Image via Flickr
Image via Flickr
Presumably, one of the first things that Jeffrey Loria (or at least one of his PR people) did when he traded for Ozzie Guillen last September was to address his new manager’s outspokenness—his “Ozzie being Ozzie.” They probably invited Ozzie for a tour of their beautiful new stadium in Little Havana and might have even mentioned how much the people in that neighborhood resent Fidel Castro. They would have brought up Fidel because Ozzie has spoken in support of him in the past, naming Fidel as the toughest man he knows in a 2008 interview.
Obviously this conversation never happened (or it did but never stuck), because Ozzie has been suspended by the Marlins for five games for having said he loves Castro. On Tuesday, he had to trot out in front of reporters to show just how remorseful he is for saying something he obviously believes. Sweating, vacillating between English and Spanish, constantly backpedaling about his comments, Ozzie looked haggard and defensive. The apology that the media had been clamoring for was finally delivered. But no matter what Ozzie said up on that podium, no matter how much he wished he had those words back, it doesn’t change the fact that Ozzie admires Fidel Castro.
There’s three levels to the issue here: the local, the national, and the international. Locally, what he said was insensitive to Miami’s many Cuban-Americans, who dislike the Castro regime to a point of even boycotting visiting musicians from their home country. Nationally, we are dealing with another story altogether: the continued and sustained attack on Guillen’s willingness to speak his mind on the issues faced by Latin Americans, and especially Latino baseball players.
The rancor that Ozzie’s comments received were not equal to the actual substance of what he said. Ken Rosenthal of Fox Sports wrote:
“The Miami Marlins should suspend Ozzie Guillen. A one-month suspension would send a powerful message that Guillen’s thoughtless remarks on Cuban dictator Fidel Castro will not be tolerated.”
To say that Guillen was thoughtless is correct; he didn’t make the smart public relations decision. To not “tolerate” his political opinion is foolish. It shouldn’t be a surprise to anyone that a Venezuelan born of moderate means would have leftist sympathies. Being able to hit and field a baseball really well didn’t make him a free-market-loving American. By playing our national pastime, a symbol of 20th century American exceptionalism, a player does not immediately become a patriot. In fact, the values that immigrant players bring to the game might be completely different than those that we associate with a sport we consider a bastion of capitalist nostalgia. The sport itself doesn’t necessarily belong to one ideology. Mao outlawed baseball as a bourgeois activity, but Castro loved it. The demographics of baseball are becoming Latin, and thereby probably swinging a bit to the left. Owners have long benefited from some socialist options, getting taxpayers to cover the majority of the price of new stadiums (which the club owner then owns and profits from). In the Marlins case, the taxpayers covered $500 million of the $634 million stadium cost. Of course, owners wouldn’t consider it socialism, but rather the price of keeping a baseball team in town.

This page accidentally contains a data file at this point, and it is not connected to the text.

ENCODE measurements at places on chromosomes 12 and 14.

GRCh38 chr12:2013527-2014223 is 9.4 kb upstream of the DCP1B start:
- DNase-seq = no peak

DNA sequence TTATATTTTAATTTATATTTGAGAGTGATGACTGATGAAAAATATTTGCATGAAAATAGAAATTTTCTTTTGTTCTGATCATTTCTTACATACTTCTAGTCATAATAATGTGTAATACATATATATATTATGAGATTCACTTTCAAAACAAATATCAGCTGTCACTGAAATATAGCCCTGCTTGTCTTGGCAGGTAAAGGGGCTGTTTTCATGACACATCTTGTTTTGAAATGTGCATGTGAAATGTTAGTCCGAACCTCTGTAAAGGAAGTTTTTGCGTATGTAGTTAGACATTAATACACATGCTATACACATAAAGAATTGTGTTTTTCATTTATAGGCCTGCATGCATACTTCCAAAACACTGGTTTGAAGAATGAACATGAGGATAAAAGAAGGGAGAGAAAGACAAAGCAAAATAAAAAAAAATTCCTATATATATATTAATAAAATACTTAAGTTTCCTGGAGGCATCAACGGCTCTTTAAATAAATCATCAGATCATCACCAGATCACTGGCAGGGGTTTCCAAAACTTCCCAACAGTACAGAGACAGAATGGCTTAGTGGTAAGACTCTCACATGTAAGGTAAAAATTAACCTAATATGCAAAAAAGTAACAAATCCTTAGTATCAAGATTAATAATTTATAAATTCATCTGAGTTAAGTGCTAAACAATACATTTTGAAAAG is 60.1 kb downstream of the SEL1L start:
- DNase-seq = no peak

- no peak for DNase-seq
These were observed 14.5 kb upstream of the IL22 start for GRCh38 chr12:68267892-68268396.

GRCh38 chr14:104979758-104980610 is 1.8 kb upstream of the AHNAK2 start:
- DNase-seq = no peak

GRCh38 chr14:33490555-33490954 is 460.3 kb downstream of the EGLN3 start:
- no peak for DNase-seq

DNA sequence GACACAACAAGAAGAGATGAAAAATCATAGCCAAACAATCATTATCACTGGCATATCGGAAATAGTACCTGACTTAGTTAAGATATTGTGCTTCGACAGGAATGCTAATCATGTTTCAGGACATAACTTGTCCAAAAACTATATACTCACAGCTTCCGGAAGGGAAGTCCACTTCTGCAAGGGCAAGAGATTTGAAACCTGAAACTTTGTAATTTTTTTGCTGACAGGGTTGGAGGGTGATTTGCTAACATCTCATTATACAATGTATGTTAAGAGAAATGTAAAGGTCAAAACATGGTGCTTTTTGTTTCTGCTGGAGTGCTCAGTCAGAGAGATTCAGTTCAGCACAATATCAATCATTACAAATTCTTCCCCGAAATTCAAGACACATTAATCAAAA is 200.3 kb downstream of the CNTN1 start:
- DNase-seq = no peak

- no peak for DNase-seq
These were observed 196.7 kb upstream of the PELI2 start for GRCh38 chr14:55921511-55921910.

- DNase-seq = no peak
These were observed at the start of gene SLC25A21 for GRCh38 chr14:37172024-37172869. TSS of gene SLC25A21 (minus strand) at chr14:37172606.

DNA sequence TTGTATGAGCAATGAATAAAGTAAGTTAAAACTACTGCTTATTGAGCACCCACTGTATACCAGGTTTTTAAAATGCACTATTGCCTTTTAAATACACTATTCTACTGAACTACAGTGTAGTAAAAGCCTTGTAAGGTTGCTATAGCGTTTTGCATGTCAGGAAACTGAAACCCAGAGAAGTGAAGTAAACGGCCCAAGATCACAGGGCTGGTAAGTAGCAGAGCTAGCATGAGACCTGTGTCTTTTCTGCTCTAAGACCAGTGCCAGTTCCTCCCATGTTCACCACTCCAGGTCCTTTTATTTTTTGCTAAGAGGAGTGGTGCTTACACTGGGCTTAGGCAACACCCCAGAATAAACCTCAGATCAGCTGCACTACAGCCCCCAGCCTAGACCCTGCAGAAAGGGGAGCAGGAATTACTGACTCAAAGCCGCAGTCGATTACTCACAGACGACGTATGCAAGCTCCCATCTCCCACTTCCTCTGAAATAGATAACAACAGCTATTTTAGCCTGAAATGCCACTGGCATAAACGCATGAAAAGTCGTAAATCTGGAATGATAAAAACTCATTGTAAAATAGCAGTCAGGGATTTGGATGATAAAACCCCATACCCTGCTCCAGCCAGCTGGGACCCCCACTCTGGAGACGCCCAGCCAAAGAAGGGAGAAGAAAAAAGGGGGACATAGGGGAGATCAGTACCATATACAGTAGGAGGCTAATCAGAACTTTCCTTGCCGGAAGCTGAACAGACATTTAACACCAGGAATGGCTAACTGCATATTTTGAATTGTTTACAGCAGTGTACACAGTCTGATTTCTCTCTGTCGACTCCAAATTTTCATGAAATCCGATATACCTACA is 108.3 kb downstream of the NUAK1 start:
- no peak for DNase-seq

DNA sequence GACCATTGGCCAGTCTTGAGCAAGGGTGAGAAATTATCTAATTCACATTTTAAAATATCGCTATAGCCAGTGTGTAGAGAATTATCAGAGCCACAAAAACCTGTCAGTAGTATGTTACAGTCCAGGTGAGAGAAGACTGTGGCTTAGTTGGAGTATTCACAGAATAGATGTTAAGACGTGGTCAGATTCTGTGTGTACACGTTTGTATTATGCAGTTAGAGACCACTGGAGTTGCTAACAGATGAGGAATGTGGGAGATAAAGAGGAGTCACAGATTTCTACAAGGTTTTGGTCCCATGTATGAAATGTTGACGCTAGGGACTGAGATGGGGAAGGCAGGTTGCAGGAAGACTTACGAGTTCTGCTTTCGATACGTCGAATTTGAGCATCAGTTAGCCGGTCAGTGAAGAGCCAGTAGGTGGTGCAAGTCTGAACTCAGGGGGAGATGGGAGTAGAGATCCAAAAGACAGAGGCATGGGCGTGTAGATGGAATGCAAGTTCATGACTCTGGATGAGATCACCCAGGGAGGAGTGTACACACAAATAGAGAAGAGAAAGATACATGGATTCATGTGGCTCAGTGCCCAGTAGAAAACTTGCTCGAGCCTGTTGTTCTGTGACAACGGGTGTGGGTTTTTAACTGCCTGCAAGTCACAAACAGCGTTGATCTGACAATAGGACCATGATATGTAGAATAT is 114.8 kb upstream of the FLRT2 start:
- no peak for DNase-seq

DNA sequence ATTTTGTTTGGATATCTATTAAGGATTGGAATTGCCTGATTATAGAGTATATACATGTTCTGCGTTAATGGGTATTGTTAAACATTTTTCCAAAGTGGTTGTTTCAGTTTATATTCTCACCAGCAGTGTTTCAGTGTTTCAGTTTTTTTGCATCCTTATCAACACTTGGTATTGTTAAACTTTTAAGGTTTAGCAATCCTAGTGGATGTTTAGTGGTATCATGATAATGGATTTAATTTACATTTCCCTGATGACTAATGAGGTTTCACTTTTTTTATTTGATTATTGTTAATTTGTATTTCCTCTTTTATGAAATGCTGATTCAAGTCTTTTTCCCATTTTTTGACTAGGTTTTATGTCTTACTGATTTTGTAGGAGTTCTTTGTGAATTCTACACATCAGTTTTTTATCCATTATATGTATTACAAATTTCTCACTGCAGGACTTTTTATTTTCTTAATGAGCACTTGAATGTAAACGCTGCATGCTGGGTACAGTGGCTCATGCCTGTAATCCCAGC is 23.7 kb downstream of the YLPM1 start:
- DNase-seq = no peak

The “Ozzie being Ozzie” narrative is indicative of a larger diminishment of outspoken Hispanic ballplayers, whose opinions and behavior are often written off as erratic or crazy. Rick Telander wrote in the Chicago Sun Times that “Obviously, baseball lifer Ozzie Guillen was given a mouth so he could put his foot into it.”